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Animal rescue from Kabul sparks controversy

CM 30/08/2021 1


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In the last days of the Western twenty-year war in Afghanistan, a small controversy erupted. It turned out that some western charities and westerners had been involved in supporting animals in Afghanistan. They had tried to replicate the animal rescue and animal support systems that are more common in the United States or UK, where pets, rescue dogs and other types of animals are highly prized. Surveys show that in some western countries animals are considered equal to, or even more important than people. 
UK Defense Secretary Ben Wallace was quoted as saying that “as for the animals…it is just not going to be the case that I will prioritize them over the men, women and children we see in desperate need at the gate.” While activists, celebrities and others in the UK desperately tweeted and sent angry messages to people regarding the need to rescue animals, others were wondering why the animals were getting more attention than tens of thousands of people, or even the local Afghans who had worked with the animals.  
Without getting into too many details, since charities and groups in the UK tend to be litigious and have been known to sue journalists and newspapers that mention them, the overall question raised in the last days of the Kabul evacuation was about the policies that underpinned the focus on several white westerners who were involved in caring for animals, and the lack of attention for thousands of Afghans who had been working with westerners for years.  

According to reports, charter planes were arranged to get the animals out for several groups that were involved. According to messages reviewed that were sent to journalists, the writers demanded that the US State Department needed to help with “overflight” notices or what some called a “dip” notice. There was no explanation given on social media for what these notices were, and it appeared a social media coordinated campaign had been put into place to push these narratives. Reports indicate that in at least one case a charter flight was cleared to bring out dogs and cats.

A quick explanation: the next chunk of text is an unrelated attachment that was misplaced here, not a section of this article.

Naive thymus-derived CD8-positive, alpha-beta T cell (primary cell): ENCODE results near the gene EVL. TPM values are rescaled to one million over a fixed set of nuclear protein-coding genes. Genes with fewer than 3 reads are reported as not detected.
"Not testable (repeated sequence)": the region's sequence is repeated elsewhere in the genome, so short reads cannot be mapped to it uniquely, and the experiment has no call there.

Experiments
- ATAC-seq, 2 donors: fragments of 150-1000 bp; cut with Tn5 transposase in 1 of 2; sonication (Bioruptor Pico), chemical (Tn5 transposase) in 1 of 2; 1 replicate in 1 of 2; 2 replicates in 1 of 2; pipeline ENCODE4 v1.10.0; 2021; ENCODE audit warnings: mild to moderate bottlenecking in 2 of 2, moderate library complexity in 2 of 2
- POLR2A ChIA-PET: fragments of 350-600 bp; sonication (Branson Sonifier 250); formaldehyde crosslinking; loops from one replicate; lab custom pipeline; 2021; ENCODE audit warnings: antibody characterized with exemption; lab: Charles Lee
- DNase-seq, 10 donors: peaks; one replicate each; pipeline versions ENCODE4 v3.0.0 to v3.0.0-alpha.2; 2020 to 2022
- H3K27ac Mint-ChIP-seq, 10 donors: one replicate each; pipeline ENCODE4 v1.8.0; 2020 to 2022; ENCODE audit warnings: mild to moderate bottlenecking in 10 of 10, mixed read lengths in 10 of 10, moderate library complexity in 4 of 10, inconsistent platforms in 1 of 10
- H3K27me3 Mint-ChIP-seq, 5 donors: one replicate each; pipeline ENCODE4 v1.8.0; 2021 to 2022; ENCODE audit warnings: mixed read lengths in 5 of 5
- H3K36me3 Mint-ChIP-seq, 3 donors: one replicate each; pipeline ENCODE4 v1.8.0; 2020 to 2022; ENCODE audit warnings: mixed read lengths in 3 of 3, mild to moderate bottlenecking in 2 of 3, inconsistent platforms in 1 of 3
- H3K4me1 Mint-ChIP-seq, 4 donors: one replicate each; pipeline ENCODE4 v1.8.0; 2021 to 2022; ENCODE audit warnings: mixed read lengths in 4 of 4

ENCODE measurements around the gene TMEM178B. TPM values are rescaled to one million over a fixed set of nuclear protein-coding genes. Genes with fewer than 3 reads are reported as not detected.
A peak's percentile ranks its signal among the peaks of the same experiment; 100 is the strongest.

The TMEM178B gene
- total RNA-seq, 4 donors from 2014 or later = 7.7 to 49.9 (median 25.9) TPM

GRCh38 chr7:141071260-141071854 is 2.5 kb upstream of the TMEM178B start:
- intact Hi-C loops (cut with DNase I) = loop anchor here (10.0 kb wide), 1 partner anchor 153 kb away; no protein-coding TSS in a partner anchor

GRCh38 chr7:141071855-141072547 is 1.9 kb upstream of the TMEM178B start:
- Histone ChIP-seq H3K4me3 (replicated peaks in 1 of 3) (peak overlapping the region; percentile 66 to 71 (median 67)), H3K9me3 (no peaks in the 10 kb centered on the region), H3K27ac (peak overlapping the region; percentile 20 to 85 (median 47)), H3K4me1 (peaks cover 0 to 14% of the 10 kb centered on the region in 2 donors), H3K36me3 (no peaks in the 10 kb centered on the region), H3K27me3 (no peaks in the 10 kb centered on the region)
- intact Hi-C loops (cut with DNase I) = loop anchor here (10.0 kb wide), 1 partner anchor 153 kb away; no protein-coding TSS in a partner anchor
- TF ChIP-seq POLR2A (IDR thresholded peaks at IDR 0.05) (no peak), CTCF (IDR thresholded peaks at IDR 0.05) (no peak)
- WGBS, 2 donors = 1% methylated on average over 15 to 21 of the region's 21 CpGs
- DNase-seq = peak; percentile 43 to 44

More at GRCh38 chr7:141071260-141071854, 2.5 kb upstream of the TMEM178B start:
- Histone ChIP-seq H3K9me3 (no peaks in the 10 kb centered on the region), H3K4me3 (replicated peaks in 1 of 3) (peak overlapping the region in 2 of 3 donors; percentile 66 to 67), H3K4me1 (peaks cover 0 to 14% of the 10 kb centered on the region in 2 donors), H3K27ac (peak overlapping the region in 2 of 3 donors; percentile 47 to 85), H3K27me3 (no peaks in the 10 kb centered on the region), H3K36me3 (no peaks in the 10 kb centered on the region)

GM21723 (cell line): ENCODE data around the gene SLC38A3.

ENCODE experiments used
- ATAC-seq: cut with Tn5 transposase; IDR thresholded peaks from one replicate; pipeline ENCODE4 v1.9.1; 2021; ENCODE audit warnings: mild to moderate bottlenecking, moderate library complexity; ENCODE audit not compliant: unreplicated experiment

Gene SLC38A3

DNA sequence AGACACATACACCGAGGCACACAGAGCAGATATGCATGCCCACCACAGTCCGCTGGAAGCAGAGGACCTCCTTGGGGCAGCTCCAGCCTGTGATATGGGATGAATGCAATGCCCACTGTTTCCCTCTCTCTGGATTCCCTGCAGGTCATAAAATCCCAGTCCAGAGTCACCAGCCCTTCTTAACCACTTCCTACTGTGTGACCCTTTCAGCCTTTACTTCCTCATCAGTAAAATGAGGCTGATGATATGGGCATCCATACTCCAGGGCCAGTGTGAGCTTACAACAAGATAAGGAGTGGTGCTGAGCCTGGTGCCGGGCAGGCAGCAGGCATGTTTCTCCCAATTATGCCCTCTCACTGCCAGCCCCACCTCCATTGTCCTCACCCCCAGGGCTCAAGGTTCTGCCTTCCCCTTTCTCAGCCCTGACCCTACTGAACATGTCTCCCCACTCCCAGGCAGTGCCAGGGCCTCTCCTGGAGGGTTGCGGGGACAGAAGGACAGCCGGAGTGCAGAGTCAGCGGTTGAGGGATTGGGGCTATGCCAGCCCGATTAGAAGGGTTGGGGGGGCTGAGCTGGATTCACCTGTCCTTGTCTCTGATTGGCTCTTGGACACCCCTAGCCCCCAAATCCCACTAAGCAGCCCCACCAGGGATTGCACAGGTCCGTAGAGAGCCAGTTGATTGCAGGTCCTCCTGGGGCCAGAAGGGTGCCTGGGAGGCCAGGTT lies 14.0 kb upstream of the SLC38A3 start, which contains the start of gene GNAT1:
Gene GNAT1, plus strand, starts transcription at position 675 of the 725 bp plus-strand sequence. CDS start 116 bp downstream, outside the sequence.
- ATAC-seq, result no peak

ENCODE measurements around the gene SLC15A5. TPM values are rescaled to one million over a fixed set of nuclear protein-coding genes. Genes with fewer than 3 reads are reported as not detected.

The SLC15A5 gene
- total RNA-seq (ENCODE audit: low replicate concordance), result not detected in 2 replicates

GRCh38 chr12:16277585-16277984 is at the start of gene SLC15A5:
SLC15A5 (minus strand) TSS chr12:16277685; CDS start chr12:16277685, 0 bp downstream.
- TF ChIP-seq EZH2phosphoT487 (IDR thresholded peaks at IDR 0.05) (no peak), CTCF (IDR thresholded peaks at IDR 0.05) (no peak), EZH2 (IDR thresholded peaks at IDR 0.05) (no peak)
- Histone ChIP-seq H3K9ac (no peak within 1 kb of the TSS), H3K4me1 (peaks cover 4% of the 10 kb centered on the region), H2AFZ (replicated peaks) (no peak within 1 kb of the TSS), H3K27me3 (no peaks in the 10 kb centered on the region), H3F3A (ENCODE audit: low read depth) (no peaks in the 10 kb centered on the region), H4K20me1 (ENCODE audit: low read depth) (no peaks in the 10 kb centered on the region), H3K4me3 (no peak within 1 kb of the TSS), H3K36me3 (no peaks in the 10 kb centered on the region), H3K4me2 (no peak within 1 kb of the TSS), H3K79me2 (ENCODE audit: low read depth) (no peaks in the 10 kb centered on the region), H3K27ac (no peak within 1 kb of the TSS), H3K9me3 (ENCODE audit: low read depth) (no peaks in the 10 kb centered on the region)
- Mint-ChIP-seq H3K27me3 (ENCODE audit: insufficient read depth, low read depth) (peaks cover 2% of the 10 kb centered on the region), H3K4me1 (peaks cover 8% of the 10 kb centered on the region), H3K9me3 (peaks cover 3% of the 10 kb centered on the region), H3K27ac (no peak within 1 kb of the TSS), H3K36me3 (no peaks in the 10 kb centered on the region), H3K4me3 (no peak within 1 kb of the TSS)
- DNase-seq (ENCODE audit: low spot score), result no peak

According to supporters, the animal rescue was done with private donations and animals fly in the hold or cargo section of an aircraft, so they are not displacing humans. That is a debatable question because resources have to go to bring the animals to the airport, while leaving behind the local staff, and runway space goes to the aircraft. In addition, it raises questions about why westerners were paying money to bring out animals in private or chartered aircraft, while people were left behind.  
 Crowds of people wait outside the airport in Kabul, Afghanistan August 25, 2021 in this picture obtained from social media. (credit: TWITTER/DAVID_MARTINON VIA REUTERS/PHOTO FILE) Crowds of people wait outside the airport in Kabul, Afghanistan August 25, 2021 in this picture obtained from social media. (credit: TWITTER/DAVID_MARTINON VIA REUTERS/PHOTO FILE)
The fact that western countries have different priorities than the countries they may be invading, bombing or fighting in, is not a surprise. Germany shipped out 22,000 liters of beer from Afghanistan. Once again, critics might say that the beer doesn’t displace people. But beer does displace priceless family heirlooms of Afghan families who might prefer to bring out some items for their families, rather than the easily replaceable German beer.
This appears to go to the heart of a larger question about the western, mostly NATO, role in Afghanistan over two decades. While the US went into Afghanistan to kill or capture Osama Bin Laden, the conflict became a mission creep that led to pushing for democracy and women’s rights, and trillions of dollars apparently wasted or squandered, or stolen. There are now questions in the US Congress about where that money went.
There are other questions about what it means for a country to go into another country with its military, fight there for twenty years, hire local staff, and then evacuate animals and beer and other things, but leave behind locals who trusted and relied upon the foreigners. Generations of Afghans were raised working with the US and UK. But no matter the time they may have devoted or risks they took, it appears many of them were of less interest at the end to some western activists than some random dogs and cats in Afghanistan. It’s not even clear if the Afghan refugees are being treated as well as the dogs and cats. That raises questions about whether western countries should be invading places like Afghanistan, giving false hopes, and then putting a few animals in the hold of an airplane and flying off back home.  
Those following the evacuation wondered how charter planes could even get in to evacuate animals once the military had stopped letting in charters. They also wondered about the underlying questions of racism that appear to underpin those who advocated evacuating westerners and animals but didn’t seem to put the same amount of effort into evacuating people.  

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CM

The host of Coffee Mouth Scare Crow Show and CEO of 452 Impact, Inc. Here is food for thought. Romans 6:23 "For the wages of sin is death; but the gift of God is eternal life through Jesus Christ our Lord." John 3:16 "For God so love ed the world that he gave his only begotten Son, that whosoever believeth in Him shall be saved."

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